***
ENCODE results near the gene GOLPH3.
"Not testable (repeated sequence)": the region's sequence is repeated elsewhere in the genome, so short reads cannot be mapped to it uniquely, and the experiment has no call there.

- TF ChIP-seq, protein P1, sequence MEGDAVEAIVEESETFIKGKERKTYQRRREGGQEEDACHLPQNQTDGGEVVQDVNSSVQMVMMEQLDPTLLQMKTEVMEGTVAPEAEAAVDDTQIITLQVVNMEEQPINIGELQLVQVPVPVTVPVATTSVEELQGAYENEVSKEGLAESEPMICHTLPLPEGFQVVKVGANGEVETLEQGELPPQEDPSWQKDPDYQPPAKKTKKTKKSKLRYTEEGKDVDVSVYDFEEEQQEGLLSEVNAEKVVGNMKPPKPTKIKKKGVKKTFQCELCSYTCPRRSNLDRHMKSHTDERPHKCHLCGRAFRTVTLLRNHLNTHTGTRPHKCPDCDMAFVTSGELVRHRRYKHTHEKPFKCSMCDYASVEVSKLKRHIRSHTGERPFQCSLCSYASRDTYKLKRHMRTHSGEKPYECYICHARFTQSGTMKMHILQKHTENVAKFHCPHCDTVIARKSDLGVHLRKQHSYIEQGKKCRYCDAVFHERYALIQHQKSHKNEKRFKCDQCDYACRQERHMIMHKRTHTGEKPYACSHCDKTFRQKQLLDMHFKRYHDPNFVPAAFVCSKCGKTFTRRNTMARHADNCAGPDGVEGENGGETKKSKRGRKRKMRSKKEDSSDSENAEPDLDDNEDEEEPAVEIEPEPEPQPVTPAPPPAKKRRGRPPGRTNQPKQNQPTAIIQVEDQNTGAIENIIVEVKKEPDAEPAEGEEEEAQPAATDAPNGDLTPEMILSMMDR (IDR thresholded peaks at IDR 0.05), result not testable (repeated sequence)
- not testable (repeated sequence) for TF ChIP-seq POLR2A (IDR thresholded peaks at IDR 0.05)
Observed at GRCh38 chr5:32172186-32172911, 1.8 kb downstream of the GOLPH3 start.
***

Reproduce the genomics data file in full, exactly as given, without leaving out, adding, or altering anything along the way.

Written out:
ENCODE results near the gene GOLPH3.
"Not testable (repeated sequence)": the region's sequence is repeated elsewhere in the genome, so short reads cannot be mapped to it uniquely, and the experiment has no call there.

- TF ChIP-seq, protein P1, sequence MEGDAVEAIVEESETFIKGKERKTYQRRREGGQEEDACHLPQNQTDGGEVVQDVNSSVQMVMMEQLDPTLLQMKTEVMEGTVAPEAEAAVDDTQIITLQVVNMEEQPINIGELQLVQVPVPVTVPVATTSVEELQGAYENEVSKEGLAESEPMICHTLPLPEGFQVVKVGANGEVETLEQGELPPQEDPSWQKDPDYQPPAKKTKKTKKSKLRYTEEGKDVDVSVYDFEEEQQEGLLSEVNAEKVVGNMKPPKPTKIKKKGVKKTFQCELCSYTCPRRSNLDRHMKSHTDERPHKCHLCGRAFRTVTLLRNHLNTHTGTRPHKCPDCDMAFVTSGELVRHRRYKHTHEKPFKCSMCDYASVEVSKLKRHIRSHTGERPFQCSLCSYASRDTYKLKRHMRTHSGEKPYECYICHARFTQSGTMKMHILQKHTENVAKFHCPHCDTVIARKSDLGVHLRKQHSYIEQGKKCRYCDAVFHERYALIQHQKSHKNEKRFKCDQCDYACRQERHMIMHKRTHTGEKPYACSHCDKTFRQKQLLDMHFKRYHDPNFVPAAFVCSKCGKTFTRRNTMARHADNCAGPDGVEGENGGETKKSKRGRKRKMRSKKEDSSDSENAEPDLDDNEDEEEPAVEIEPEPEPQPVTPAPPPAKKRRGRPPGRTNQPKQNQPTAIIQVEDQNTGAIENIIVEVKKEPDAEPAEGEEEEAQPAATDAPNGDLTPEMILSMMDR (IDR thresholded peaks at IDR 0.05), result not testable (repeated sequence)
- not testable (repeated sequence) for TF ChIP-seq POLR2A (IDR thresholded peaks at IDR 0.05)
Observed at GRCh38 chr5:32172186-32172911, 1.8 kb downstream of the GOLPH3 start.